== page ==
Uranus’ core extends to about a fifth of the planet’s full diameter, and is made of rock, ice and silica. Its temperature is thought to be around 5,000°C (9,032°F).
This isn’t ice as we know it. Uranus’ mantle is made up of a hot, dense fluid scientists refer to as a waterammonia ocean.
Potential heattrapping layer
Scientists have not confirmed the existence of a layer around Uranus’ ice layer trapping heat and making it appear cooler, but one could have formed during a giant impact.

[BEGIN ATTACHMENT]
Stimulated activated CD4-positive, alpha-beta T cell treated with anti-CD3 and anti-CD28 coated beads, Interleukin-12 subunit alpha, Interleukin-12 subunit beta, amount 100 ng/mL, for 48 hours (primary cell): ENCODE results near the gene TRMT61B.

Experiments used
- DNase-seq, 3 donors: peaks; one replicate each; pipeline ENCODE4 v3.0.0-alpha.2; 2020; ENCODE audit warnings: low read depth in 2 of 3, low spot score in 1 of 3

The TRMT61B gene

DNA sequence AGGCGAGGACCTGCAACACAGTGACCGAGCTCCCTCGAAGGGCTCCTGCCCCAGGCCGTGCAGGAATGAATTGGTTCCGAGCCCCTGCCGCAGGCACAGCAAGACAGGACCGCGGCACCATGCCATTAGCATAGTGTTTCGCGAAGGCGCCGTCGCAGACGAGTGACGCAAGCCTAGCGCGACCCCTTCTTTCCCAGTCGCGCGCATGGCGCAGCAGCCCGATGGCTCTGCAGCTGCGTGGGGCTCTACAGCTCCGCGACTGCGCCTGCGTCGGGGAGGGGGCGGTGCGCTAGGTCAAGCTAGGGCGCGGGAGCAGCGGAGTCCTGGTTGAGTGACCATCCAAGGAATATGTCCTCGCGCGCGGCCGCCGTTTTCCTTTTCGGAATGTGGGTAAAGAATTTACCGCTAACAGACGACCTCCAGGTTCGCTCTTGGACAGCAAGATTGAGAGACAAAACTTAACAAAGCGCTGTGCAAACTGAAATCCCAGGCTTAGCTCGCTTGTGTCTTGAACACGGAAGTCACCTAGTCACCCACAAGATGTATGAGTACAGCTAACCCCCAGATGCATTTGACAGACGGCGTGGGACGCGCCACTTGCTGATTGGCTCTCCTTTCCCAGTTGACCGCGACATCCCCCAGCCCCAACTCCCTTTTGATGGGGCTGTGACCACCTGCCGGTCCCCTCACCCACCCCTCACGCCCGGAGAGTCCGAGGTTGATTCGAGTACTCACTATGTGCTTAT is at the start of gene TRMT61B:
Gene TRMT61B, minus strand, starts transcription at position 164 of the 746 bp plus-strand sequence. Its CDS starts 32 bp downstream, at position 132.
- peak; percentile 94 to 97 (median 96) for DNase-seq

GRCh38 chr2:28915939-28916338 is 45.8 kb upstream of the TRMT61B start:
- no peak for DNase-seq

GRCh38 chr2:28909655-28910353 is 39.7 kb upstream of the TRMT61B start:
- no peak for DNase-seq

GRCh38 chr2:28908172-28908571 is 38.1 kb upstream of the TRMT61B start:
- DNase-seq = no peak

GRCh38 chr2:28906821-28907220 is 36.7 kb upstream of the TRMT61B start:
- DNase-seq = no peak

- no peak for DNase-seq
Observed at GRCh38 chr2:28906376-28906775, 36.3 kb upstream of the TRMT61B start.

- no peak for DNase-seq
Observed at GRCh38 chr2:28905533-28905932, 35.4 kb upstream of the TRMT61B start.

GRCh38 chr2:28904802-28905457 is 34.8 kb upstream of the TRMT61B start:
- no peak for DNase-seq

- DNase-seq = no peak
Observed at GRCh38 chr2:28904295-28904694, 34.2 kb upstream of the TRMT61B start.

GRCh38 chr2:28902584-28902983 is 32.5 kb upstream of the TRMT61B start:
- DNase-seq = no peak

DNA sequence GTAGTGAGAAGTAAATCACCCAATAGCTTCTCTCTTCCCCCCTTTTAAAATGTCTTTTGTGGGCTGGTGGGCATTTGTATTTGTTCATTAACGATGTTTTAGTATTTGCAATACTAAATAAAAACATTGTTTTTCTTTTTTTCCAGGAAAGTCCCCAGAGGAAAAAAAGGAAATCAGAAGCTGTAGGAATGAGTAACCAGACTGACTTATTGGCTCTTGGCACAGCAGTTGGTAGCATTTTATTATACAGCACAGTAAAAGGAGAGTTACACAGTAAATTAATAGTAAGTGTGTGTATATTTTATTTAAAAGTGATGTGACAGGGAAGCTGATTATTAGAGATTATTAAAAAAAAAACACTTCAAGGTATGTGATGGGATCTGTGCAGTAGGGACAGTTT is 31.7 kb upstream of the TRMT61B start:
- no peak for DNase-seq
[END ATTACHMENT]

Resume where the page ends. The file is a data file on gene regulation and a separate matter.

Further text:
Uranus looks bluish-green through a telescope thanks to the methane in its atmosphere. It also contains hydrogen, helium, acetylene and other hydrocarbons.